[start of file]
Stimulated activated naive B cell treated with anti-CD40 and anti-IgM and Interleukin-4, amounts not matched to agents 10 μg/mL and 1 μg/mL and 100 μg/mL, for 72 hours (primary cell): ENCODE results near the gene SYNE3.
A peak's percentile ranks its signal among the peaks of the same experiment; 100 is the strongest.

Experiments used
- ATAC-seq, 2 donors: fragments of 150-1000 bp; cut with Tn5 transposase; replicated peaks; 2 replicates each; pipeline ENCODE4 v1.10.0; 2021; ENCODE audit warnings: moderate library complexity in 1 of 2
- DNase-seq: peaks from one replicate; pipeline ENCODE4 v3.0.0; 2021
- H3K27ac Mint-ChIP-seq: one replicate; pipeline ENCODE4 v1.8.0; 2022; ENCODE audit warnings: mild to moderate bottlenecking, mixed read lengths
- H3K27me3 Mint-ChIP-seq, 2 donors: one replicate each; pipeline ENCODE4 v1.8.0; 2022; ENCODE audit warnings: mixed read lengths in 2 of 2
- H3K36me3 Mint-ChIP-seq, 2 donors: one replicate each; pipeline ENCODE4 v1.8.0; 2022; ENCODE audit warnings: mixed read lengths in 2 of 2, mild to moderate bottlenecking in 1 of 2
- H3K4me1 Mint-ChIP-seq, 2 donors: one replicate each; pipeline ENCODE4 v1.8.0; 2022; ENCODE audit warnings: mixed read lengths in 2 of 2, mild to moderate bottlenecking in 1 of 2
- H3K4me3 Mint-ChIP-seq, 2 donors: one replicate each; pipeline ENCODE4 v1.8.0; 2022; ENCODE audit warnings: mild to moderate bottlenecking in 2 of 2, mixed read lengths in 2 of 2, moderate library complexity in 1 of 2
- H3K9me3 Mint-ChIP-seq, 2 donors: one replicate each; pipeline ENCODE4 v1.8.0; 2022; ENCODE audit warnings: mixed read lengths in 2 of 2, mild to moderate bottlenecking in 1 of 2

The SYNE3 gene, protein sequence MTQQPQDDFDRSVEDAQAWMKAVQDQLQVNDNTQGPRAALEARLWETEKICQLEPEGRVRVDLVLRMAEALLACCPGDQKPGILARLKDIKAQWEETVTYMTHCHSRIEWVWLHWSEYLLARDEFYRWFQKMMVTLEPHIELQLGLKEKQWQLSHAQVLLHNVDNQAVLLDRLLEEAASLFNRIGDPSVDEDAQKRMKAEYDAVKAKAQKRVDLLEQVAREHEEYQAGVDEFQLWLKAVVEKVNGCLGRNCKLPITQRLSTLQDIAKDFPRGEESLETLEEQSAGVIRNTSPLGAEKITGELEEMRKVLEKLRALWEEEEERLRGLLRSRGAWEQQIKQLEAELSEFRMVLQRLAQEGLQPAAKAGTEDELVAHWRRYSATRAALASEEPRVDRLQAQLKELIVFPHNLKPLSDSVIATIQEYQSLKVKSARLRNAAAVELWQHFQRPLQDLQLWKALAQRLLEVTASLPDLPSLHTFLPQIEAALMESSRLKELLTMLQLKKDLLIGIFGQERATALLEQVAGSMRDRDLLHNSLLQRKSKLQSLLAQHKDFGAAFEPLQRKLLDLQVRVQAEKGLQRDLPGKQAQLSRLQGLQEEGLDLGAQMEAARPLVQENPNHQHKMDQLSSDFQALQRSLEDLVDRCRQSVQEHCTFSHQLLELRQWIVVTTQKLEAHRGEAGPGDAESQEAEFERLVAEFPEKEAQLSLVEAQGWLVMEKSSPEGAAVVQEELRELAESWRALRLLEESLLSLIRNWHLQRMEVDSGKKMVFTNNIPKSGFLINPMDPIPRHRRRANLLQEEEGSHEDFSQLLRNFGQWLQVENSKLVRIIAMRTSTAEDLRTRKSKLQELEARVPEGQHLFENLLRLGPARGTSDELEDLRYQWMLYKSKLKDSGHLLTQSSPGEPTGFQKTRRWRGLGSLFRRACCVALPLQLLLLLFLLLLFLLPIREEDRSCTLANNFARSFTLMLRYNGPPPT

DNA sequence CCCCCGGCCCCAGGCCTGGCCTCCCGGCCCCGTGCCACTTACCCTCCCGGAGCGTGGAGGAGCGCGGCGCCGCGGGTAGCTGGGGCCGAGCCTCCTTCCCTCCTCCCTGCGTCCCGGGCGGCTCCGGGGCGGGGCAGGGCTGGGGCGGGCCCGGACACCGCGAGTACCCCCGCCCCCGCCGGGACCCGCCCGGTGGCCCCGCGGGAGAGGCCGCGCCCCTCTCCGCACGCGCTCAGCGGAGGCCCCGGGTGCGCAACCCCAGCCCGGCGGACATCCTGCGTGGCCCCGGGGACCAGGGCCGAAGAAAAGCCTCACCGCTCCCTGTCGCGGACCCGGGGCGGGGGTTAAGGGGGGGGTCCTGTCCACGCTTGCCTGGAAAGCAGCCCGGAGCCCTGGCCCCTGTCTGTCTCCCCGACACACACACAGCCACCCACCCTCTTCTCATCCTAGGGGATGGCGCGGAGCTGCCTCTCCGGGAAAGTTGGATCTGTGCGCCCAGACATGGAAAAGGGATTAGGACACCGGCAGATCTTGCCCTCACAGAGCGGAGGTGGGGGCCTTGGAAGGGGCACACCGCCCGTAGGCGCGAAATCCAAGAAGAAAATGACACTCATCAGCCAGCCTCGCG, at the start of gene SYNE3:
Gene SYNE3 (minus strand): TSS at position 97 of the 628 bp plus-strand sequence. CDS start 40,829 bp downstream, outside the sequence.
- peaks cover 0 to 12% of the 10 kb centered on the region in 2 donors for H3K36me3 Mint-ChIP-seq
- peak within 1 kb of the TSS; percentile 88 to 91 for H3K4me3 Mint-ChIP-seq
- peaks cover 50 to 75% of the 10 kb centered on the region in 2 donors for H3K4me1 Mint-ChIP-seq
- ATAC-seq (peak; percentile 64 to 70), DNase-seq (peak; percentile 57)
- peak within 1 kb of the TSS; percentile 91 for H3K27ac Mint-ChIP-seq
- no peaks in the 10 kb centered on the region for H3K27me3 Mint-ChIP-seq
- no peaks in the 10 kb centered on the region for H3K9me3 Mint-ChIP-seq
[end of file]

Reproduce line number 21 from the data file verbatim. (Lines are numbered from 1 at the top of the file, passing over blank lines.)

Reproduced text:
- no peaks in the 10 kb centered on the region for H3K9me3 Mint-ChIP-seq